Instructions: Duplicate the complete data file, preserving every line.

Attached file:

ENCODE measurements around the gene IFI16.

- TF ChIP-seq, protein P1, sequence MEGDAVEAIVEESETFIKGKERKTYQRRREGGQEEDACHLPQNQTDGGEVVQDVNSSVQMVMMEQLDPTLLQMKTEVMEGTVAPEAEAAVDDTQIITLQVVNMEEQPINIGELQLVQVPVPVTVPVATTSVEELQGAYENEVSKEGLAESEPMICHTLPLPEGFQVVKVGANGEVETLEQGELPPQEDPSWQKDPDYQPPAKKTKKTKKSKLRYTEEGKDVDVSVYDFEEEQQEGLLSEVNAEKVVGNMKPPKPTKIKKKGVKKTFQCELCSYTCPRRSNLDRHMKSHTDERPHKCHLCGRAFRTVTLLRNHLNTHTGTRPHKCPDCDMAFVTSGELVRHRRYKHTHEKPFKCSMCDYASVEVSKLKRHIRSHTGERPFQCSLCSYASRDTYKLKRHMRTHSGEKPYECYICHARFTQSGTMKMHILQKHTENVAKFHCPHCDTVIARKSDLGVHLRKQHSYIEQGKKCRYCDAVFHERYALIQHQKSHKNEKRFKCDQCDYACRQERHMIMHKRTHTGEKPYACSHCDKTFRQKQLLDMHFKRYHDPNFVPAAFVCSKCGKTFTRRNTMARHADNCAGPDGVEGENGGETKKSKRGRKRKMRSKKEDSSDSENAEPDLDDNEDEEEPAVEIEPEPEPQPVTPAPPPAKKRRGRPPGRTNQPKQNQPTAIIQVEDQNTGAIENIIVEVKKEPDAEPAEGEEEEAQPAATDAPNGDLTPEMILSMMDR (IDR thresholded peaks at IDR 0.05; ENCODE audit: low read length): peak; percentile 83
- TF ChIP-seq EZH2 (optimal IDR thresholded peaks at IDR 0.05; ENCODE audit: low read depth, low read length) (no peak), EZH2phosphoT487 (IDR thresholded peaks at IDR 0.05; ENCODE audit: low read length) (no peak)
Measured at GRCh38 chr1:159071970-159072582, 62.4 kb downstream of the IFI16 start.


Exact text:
ENCODE measurements around the gene IFI16.

- TF ChIP-seq, protein P1, sequence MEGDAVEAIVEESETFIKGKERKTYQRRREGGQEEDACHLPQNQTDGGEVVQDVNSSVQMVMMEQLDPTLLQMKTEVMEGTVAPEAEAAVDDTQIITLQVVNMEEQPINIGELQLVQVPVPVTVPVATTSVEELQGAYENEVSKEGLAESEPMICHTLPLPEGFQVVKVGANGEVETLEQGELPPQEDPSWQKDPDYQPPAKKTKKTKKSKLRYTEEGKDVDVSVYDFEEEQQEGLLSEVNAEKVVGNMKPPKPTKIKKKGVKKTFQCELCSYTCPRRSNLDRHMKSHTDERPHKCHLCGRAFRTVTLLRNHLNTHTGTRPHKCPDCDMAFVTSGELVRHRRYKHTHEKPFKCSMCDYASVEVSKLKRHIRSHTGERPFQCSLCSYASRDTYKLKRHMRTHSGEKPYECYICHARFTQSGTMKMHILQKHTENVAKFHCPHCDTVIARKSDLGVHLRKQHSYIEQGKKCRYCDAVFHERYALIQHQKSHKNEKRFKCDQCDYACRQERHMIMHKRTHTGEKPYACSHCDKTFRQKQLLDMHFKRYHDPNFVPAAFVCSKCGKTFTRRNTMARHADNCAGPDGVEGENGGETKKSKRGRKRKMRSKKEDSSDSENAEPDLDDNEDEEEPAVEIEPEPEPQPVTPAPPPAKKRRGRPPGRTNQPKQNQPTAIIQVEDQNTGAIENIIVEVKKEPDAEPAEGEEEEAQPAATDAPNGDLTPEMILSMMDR (IDR thresholded peaks at IDR 0.05; ENCODE audit: low read length): peak; percentile 83
- TF ChIP-seq EZH2 (optimal IDR thresholded peaks at IDR 0.05; ENCODE audit: low read depth, low read length) (no peak), EZH2phosphoT487 (IDR thresholded peaks at IDR 0.05; ENCODE audit: low read length) (no peak)
Measured at GRCh38 chr1:159071970-159072582, 62.4 kb downstream of the IFI16 start.